Not much is known about the origins of the hybrid table game known as Q Poker.
Essentially a carbon copy of the classic casino game Three Card Poker, with a few rule changes thrown in to differentiate the product, Q Poker doesn’t break new ground with its gameplay.
Remove the raise/fold decision point from Three Card Poker, replace it with a surrender/stand alternative, and you have Q Poker.
The game was said to have been played in the casinos of the Macao Special Administrative Region of the People’s Republic of China – better known as Asia’s gambling mecca Macau – in or around 2007. Specifically, Q Poker had a home at the Grand Lisboa Casino in Macau, but that was nearly a decade ago, and today the game doesn’t seem to have spread any further.
Today Q Poker is viewed more as a relic of the hybrid table game boom, or an extension of Asia’s unique gambling culture, rather than an active game.
Even so, even defunct casino games deserve their due, so this page has been compiled to provide a comprehensive guide to Q Poker. First up is a detailed walkthrough of the game’s rules and procedures, along with a guide to finding the game, and a strategy section designed to give you a better idea on how to play your cards correctly.
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Rules and How to Play
First things first: Q Poker is almost a clone of Three Card Poker, aside from one crucial adjustment to the rules.
So readers who may not be familiar with the classic casino game should head over first to our main Three Card Poker page. Brush up on the base game first, and you’ll be better prepared to take on the variant known as Q Poker.
The game utilizes the standard 52 card deck of playing cards, with all cards holding their usual value (2s are lowest, As are highest).
The objective of Q Poker is to land a three card poker hand which outranks the dealer’s own hand. Players don’t have the ability to draw for replacement cards, so your original starting hand is what you’ll be working with, but Q Poker does offer a surrender option for when you happen to hold inferior cards.
Any three-card version of a poker-based table game must obviously use a modified version of the traditional poker hand hierarchy. After all, it’s going to be quite difficult to land a full house using only three cards.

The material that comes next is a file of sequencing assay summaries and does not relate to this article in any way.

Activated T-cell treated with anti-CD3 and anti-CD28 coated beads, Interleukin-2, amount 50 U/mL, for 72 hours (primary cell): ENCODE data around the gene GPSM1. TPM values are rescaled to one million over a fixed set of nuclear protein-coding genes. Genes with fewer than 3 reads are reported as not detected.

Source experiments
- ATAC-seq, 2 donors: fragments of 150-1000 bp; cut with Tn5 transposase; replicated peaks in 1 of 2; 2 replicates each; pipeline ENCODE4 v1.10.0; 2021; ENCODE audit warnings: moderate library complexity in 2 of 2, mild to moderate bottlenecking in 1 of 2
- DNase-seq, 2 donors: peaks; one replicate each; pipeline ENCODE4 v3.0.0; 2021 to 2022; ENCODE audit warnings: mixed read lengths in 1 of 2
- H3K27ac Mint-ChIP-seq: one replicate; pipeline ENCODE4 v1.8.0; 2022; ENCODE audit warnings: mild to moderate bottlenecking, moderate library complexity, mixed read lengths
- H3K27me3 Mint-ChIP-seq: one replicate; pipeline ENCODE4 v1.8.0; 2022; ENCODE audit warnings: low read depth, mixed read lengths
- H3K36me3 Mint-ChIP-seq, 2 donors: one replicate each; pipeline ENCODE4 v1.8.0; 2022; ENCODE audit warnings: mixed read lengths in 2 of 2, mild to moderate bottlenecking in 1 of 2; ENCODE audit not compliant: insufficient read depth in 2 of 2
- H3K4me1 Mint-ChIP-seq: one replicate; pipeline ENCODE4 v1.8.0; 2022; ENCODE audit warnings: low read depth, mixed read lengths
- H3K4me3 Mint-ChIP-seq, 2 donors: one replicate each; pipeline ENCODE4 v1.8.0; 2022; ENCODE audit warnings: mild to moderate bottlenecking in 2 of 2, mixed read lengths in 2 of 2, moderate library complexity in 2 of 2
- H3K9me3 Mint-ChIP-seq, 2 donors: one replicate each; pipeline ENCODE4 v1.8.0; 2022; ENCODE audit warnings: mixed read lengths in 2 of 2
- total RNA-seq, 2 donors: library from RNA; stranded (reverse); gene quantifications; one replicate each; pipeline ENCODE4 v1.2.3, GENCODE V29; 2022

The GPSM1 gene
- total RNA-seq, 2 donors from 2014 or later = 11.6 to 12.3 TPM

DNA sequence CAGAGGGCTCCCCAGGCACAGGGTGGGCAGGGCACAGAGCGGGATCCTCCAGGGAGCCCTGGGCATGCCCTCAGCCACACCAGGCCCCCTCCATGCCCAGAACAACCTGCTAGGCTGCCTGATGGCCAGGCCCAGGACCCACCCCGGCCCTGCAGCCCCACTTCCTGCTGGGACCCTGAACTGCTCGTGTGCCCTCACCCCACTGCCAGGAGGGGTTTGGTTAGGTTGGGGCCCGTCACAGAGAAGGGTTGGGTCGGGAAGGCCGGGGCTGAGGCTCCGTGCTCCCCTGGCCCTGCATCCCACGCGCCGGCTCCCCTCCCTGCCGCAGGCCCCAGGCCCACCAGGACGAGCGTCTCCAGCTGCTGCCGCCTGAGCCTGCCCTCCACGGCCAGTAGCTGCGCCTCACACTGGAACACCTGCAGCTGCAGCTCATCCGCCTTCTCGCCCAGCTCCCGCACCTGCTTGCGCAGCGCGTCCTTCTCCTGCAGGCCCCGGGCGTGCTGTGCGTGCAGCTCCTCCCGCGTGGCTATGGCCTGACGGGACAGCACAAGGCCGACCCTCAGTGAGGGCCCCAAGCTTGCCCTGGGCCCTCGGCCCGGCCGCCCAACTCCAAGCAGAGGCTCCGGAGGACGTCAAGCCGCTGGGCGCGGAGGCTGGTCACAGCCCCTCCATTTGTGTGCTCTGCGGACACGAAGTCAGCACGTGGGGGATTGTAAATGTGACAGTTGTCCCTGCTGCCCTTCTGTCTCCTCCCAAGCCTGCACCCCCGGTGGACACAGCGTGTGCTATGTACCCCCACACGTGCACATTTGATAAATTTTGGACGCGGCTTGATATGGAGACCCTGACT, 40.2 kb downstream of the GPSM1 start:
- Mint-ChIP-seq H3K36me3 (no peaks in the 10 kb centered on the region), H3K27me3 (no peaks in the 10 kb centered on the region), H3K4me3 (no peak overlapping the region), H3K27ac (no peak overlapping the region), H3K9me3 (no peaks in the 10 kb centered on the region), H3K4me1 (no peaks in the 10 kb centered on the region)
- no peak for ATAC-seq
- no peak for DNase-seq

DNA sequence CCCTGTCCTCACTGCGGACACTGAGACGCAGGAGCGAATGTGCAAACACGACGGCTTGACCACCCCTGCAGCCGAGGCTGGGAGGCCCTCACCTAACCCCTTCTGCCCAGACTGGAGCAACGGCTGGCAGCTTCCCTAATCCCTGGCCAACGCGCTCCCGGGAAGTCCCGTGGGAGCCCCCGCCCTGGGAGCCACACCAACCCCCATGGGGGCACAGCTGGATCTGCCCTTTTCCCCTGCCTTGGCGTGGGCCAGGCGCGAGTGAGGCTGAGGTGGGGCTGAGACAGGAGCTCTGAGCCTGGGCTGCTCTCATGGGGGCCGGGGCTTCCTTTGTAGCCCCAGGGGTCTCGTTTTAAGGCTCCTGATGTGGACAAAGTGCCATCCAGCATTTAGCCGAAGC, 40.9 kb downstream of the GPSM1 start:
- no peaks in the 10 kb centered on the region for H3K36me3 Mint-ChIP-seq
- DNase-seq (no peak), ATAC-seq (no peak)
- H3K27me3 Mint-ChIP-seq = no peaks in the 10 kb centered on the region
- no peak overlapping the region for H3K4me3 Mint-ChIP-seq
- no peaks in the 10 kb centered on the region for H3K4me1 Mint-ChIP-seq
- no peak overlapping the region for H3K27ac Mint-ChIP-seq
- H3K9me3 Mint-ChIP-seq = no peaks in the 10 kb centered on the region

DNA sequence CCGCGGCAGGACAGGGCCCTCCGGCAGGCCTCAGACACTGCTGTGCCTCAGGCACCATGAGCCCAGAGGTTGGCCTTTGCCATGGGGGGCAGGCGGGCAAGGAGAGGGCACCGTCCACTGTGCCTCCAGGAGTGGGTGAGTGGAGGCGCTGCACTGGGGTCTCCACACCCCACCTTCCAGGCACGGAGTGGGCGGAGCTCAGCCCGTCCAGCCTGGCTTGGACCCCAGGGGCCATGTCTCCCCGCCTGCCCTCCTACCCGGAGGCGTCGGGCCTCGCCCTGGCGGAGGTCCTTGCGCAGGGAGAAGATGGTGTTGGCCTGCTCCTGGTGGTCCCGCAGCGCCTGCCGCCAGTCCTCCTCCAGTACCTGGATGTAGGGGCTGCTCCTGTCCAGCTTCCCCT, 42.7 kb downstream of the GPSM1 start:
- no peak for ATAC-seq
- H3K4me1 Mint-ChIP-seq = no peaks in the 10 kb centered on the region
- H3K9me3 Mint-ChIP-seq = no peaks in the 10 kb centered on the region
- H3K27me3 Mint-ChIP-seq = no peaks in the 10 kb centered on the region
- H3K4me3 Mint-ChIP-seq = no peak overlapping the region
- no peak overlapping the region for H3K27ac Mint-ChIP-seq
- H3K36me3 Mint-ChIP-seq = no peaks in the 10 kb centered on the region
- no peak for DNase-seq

So take a look at how three card poker hands stack up in Q Poker:
- Straight Flush (any three consecutive cards, all in the same suit: Qh Jh 10h)
- Three of a Kind (any three cards of the same rank: Qh Qd Qs)
- Straight (any three consecutive unsuited cards: 9d 8s 7h
- Flush (any three cards of the same suit: 9d 6d 2d)
- One Pair (any two cards of the same rank: Jh Jd X)
- High Card (no pair and a single high card: Ad 4h 2s)
You may have noticed that straights outrank flushes on the three card poker hand rankings. Normally, in five card poker variants, flushes are ranked higher than straights, because it’s a little more difficult to find five cards of the same suit than it is to land five consecutive unsuited cards.
With only three cards to work with, however, flushes are actually easier to find than straights, and this the order has been reversed when it comes to ranking hands.
Playing Q Poker
Step #1: Place Your Bet
To begin the game, players must put up one of two optional bets: the Ante bet and the Pair Plus bet.
Unlike most table games, the Ante bet isn’t considered mandatory, so you can decide between making just the Ante bet, the Ante, and the Pair Plus bets together, or just the Pair Plus bet. It’s all up to you, but as you’ll learn in the strategy section, one of these bets offers much better odds than the other.
Throughout this section, we’ll return to a running example hand to help illustrate critical gameplay concepts as seen from the player’s perspective. So let’s imagine we’ve just put up the standard $5 chip on the Ante bet space, along with $5 more for the Pair Plus bet.
Step #2: Hole cards Handed
With all player wagers placed, the dealer will then distribute three cards face down to each player, along with three cards face down to the dealer spot. You can take a look at your hand of course, but don’t try to share any information about the cards with fellow players, as this practice will be more than frowned upon.
For our running example hand, we’ve been dealt the As 4s 2s. We start out with a huge hand with the ace high spade flush (in reality, you won’t make powerful hands like this so easily, but we’ve rigged the game just a bit here to give you a better idea of how the premium payout tables for big hands will work later on in the section.